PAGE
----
SteveH on problem solving transference and “understanding”

SteveH, a frequent commenter at this blog, has made some cogent observations about the transferability of problem solving skills, and about “understanding” in general.  Like me and others I know, he feels that far too much importance is placed on understanding in math in K-6 than is necessary. He also posits that mastery of procedural skills in the early grades and even high school, doth not a “math zombie” maketh.  I’ve taken two of his recent comments and placed them here for general interest.

I. Problem solving and transference

I want to say more about problem solving and transference. Polya is worthless, so what problem solving skills are transferable? You can draw pictures, label variables, and write equations to look for m=n. Everybody does that, but still, it’s difficult. You can study governing equations and their variations. This is classic homework p-set work. However, does D=RT problems and variations easily transfer to work problems? Yes and no. Both are amount = rate * time sorts of things, but there are lots of odd variations. Look at AMC test problems. You could know a lot about logarithms, but the testers are really good at finding odd problem variations. I look at some of their questions and feel really stupid. Success on the AMC is not really about general transference, but very specific and detailed preparation of problem classes for a timed test. You don’t study general problem solving skills. You study in detail every past test question you can get your hands on. Only that reduces transference distance.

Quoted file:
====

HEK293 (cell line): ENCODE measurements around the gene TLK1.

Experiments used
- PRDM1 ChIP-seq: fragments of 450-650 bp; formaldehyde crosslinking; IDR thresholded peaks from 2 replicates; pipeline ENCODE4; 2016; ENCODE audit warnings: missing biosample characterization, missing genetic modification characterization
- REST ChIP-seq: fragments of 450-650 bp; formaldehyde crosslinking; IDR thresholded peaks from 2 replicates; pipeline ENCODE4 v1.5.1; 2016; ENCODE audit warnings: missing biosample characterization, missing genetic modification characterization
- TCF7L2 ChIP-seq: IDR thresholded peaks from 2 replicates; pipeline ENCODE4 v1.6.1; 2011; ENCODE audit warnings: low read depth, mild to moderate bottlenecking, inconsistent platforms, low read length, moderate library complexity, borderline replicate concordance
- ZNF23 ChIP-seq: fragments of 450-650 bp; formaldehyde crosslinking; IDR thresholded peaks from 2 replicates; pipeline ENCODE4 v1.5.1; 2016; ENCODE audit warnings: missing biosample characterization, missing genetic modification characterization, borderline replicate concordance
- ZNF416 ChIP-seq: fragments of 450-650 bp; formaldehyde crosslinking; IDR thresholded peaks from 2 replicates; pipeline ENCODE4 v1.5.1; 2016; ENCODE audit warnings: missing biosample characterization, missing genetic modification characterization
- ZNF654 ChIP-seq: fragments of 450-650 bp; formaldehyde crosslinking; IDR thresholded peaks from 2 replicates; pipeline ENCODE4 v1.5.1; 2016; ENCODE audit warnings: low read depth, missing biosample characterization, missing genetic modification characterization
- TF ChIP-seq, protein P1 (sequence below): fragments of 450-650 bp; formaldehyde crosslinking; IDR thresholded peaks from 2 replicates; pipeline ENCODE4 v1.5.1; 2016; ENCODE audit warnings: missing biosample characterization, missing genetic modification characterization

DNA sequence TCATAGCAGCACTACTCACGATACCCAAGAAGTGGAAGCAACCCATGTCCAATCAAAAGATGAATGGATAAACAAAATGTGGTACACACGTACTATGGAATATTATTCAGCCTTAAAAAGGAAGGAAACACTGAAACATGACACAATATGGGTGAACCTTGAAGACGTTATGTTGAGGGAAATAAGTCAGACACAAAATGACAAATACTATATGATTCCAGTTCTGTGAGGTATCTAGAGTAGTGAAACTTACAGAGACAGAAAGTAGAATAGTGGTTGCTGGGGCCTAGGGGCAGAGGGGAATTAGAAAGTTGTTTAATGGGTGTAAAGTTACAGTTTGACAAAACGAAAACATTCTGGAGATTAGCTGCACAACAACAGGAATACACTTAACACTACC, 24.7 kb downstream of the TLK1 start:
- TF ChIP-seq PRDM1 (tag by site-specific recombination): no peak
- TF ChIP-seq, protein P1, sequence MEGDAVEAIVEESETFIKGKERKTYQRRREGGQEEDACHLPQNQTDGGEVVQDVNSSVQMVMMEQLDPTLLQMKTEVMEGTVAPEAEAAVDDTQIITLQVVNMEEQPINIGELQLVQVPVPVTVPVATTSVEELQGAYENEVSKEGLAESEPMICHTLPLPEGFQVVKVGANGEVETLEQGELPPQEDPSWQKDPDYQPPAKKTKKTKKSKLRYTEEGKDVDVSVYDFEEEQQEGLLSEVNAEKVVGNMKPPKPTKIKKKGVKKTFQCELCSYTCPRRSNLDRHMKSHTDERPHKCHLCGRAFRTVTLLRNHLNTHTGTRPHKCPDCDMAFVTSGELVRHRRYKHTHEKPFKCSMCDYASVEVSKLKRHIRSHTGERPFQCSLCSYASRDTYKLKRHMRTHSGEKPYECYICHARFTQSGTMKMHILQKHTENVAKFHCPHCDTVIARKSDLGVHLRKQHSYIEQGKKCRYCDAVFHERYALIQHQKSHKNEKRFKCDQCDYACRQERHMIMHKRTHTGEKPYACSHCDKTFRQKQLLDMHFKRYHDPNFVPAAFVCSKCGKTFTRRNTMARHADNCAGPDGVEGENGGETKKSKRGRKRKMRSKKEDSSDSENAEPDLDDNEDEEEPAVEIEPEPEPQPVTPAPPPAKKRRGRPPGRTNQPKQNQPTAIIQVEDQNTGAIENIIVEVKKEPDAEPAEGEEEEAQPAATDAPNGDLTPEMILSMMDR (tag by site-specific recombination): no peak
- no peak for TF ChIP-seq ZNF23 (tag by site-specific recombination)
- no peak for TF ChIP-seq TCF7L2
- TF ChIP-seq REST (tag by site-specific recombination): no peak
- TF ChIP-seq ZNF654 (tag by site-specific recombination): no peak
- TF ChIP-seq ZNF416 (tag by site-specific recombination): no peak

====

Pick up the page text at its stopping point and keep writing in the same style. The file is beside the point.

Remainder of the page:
How about general problem solving transference? First, it’s not a timed test issue. The question is whether you can do the problem eventually. I’ve seen cases where the smart kids in a class take longer to figure out the trick or angle. Knowing and working with lots of governing equation variations is probably the best foundation. How about this problem?

You are sitting in a row boat in a big tank of water that has a scale showing the level of the water in the tank. You take out the anchor and drop it into the water. Does the level of water in the tank go up, down, or stay the same?